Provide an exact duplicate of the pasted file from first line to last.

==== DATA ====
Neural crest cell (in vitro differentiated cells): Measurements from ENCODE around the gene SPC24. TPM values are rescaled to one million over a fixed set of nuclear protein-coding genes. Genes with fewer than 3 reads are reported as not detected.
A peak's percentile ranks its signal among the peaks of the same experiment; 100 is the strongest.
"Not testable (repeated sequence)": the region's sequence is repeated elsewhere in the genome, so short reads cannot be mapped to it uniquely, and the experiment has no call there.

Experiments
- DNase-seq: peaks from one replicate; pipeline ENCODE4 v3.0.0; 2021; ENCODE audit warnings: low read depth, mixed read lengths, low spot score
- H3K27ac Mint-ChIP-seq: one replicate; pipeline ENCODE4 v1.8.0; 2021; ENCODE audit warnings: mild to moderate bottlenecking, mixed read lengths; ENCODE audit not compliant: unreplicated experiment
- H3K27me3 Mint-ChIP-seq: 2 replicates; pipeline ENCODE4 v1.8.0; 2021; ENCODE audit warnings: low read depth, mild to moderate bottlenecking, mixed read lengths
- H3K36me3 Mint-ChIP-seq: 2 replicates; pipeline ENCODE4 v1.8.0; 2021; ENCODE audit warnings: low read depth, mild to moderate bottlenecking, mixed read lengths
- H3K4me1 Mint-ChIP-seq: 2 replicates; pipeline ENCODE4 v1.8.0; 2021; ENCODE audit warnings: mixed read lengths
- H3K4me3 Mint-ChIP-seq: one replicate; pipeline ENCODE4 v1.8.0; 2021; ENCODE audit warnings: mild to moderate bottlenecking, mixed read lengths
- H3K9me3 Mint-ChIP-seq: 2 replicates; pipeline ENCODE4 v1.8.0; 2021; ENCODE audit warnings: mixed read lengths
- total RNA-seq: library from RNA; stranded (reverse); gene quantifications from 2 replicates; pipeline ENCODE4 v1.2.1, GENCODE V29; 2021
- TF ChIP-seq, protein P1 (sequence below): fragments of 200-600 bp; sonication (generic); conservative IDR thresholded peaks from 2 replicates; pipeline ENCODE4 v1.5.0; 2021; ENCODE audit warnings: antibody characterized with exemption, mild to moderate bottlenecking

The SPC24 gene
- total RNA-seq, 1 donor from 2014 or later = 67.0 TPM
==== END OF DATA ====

Neural crest cell (in vitro differentiated cells): Measurements from ENCODE around the gene SPC24. TPM values are rescaled to one million over a fixed set of nuclear protein-coding genes. Genes with fewer than 3 reads are reported as not detected.
A peak's percentile ranks its signal among the peaks of the same experiment; 100 is the strongest.
"Not testable (repeated sequence)": the region's sequence is repeated elsewhere in the genome, so short reads cannot be mapped to it uniquely, and the experiment has no call there.

Experiments
- DNase-seq: peaks from one replicate; pipeline ENCODE4 v3.0.0; 2021; ENCODE audit warnings: low read depth, mixed read lengths, low spot score
- H3K27ac Mint-ChIP-seq: one replicate; pipeline ENCODE4 v1.8.0; 2021; ENCODE audit warnings: mild to moderate bottlenecking, mixed read lengths; ENCODE audit not compliant: unreplicated experiment
- H3K27me3 Mint-ChIP-seq: 2 replicates; pipeline ENCODE4 v1.8.0; 2021; ENCODE audit warnings: low read depth, mild to moderate bottlenecking, mixed read lengths
- H3K36me3 Mint-ChIP-seq: 2 replicates; pipeline ENCODE4 v1.8.0; 2021; ENCODE audit warnings: low read depth, mild to moderate bottlenecking, mixed read lengths
- H3K4me1 Mint-ChIP-seq: 2 replicates; pipeline ENCODE4 v1.8.0; 2021; ENCODE audit warnings: mixed read lengths
- H3K4me3 Mint-ChIP-seq: one replicate; pipeline ENCODE4 v1.8.0; 2021; ENCODE audit warnings: mild to moderate bottlenecking, mixed read lengths
- H3K9me3 Mint-ChIP-seq: 2 replicates; pipeline ENCODE4 v1.8.0; 2021; ENCODE audit warnings: mixed read lengths
- total RNA-seq: library from RNA; stranded (reverse); gene quantifications from 2 replicates; pipeline ENCODE4 v1.2.1, GENCODE V29; 2021
- TF ChIP-seq, protein P1 (sequence below): fragments of 200-600 bp; sonication (generic); conservative IDR thresholded peaks from 2 replicates; pipeline ENCODE4 v1.5.0; 2021; ENCODE audit warnings: antibody characterized with exemption, mild to moderate bottlenecking

The SPC24 gene
- total RNA-seq, 1 donor from 2014 or later = 67.0 TPM